Surreal, sketch based TV comedy series. Two series were produced in 1967 by the commercial company Associated Rediffusion. In style and content, a forerunner of 'Monty Python's Flying ... See full summary »
Long running BBC comedy show consisting of sketches and humourous musical routines involving the large Ronnie Barker and the small Ronnie Corbett. Most sketches involved both men, but ... See full summary »
The Fred Tomlinson Singers
In this mock-documentary, John Cleese narrates a series of sketches on irritation -- types and techniques. Included are parents irritating their children, old ladies irritating movie-goers ... See full summary »
Armitage runs a chemical company that is on the verge of producing a gas that causes temporary disability. Clearly the military want it but it is also sought by a group of Japanese. Both ... See full summary »
Uneven but very funny record of the meeting of comic minds
It was the meeting of the giants of British comedy from the 1960's and 1970's, Monthy Python(minus Eric Idle), Fringe (minus Dudley Moore),The Goodies, Dame Edna, Elenor Bron, Neil Innes... pretty much everyone other than the Goons performing in the first of the Amensty International events that were later the stuff of legend in the Secret Policeman's Balls. The legends of comedy performing the classics of comedy to mixed results.
The show is funny. Of that there is no doubt but its strangely put together. Mixing both on stage material with the performers backstage it shows you stuff that no other film of the events does. Its mostly wonderful stuff always bringing smiles if not down right laughs to the viewer but whom ever put it together chopped up the bits in a very awkward way so that you get the Peter Cook piece on being a miner broken in parts by backstage talk or the lecture on comedy inter-cut with Jonathan Miller talking about the bit on stage. Its nice for a documentary, but not as a record of a comedy performance in that it kills the timing.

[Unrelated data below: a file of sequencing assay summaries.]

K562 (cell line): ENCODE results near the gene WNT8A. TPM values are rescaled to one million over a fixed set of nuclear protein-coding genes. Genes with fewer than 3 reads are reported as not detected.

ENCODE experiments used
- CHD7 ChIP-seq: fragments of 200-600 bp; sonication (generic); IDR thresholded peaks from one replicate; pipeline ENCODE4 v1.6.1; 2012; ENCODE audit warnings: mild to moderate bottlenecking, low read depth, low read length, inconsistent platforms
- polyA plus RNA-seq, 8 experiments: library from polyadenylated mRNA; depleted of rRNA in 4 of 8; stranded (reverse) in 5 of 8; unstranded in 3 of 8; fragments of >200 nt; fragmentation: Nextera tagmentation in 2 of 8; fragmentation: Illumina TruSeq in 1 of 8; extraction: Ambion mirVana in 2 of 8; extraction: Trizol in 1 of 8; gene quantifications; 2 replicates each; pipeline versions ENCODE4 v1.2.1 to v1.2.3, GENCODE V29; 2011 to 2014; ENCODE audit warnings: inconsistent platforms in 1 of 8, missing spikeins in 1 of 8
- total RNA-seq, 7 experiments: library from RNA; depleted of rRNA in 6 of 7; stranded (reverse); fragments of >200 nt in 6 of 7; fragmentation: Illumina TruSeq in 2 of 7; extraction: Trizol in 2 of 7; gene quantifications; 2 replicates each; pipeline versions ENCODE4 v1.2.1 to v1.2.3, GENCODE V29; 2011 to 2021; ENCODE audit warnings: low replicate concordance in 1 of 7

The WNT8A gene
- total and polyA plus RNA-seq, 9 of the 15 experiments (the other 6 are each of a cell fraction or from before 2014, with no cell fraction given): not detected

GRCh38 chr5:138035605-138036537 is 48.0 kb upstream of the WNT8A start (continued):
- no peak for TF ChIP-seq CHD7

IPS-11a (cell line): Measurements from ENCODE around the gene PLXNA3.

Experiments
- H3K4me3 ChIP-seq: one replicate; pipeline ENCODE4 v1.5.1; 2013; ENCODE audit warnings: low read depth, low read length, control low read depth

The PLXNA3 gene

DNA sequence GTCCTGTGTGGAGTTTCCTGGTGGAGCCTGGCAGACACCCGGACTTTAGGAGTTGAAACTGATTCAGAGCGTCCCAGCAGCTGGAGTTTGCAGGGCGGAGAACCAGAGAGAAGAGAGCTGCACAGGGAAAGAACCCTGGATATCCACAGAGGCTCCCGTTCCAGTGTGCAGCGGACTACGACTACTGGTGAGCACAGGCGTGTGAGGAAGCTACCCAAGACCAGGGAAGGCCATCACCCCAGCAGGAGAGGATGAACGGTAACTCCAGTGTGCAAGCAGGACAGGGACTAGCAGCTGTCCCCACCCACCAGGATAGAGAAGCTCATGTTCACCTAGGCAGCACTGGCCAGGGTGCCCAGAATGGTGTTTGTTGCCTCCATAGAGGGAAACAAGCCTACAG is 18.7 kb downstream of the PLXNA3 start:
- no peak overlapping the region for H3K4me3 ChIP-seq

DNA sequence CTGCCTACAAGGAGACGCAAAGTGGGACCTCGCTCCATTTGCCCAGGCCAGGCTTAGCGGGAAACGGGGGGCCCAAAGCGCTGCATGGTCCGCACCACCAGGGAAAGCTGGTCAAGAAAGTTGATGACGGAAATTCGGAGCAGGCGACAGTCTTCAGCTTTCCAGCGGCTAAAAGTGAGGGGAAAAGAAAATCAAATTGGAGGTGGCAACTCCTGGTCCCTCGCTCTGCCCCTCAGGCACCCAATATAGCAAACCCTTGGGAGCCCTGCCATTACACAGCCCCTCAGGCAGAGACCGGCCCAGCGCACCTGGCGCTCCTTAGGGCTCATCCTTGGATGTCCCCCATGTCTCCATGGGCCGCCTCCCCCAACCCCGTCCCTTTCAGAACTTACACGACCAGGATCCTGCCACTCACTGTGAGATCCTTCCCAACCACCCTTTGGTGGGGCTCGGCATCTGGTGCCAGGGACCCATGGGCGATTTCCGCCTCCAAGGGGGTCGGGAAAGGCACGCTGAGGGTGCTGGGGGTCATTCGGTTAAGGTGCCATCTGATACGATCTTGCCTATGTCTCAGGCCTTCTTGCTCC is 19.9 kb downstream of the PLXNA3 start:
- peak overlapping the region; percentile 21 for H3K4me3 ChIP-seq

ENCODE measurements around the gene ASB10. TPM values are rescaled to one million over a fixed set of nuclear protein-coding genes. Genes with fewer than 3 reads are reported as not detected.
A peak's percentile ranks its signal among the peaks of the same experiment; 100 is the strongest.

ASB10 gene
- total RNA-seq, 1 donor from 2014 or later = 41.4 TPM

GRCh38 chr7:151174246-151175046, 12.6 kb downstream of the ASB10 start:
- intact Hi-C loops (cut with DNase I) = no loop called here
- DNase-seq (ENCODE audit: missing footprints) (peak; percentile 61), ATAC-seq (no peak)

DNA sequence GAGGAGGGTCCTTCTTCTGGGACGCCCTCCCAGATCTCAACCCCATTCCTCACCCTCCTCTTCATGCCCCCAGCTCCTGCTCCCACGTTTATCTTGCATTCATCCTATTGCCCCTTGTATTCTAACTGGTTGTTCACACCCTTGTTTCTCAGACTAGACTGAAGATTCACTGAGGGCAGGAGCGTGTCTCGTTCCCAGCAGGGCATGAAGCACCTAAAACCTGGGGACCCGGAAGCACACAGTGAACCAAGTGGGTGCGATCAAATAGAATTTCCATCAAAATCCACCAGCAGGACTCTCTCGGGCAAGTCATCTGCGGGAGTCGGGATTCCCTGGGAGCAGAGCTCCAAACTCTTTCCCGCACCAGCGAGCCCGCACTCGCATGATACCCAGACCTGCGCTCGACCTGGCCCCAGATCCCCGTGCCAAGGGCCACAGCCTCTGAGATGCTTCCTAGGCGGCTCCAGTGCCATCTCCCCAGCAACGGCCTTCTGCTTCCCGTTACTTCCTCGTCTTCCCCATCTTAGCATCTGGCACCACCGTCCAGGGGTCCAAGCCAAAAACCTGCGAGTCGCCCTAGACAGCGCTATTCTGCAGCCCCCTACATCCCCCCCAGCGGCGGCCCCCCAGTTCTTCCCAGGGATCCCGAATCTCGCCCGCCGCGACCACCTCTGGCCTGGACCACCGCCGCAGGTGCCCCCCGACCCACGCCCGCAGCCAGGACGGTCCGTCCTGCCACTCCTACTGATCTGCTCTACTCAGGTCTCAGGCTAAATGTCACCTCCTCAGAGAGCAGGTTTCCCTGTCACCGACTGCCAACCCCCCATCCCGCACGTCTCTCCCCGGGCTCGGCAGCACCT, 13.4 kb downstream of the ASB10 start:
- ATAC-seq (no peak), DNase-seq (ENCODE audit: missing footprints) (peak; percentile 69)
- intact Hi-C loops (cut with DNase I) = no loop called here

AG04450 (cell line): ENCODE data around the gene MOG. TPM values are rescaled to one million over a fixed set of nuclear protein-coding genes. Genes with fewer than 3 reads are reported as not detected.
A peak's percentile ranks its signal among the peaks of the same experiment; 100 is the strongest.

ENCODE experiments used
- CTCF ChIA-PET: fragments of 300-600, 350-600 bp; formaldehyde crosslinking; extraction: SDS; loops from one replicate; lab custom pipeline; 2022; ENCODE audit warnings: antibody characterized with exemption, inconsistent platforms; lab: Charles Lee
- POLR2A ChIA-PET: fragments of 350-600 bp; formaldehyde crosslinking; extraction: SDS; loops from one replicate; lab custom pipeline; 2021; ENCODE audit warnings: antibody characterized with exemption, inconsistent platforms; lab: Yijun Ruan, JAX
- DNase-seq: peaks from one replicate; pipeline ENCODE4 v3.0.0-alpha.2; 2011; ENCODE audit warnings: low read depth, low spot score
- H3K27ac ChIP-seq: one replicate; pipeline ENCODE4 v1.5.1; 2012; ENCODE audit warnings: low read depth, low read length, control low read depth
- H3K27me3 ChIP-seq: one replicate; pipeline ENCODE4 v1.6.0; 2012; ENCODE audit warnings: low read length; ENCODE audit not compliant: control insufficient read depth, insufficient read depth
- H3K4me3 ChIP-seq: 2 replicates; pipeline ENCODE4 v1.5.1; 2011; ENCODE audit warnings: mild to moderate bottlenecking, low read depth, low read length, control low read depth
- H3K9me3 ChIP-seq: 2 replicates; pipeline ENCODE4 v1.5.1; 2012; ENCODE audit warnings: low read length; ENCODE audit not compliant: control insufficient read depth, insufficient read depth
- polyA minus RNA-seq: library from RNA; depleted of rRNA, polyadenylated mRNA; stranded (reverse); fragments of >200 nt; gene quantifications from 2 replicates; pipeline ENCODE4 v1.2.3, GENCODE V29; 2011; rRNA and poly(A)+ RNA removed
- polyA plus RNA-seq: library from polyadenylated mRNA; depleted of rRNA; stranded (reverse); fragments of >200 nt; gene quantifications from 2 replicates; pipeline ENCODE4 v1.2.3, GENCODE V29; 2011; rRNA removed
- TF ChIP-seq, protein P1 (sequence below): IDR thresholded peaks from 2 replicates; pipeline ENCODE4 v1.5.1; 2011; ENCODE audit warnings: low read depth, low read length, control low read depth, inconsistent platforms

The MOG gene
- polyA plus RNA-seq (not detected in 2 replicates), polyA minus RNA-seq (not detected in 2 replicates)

The film also suffers from the fact that the film was shot in an almost archaic style of one or two cameras in one position filming all of the action. There are almost not cut aways only a shift in focus or a turn of the camera to follow the action. Its quaint, but they never considered how it might look years later with changes in camera technique.
The problem of time ravaging the print is a serious one. Although the running time is 75 minutes the print I saw runs several minutes shorter and is extremely scratchy. Its sad that a cultural document like this wasn't better cared for. I would love to see all the footage shot (especially the backstage stuff) but my guess is that its probably gone or in in such poor condition there could never be a restoration. Then again considering how some of the later Policema's Ball films of more recent vintage are also in bad shape and are now missing entire performances we should feel lucky to have what we have.
If you want 70 odd minutes of mirth see the film. And if you can buy it, the money goes to a good cause.
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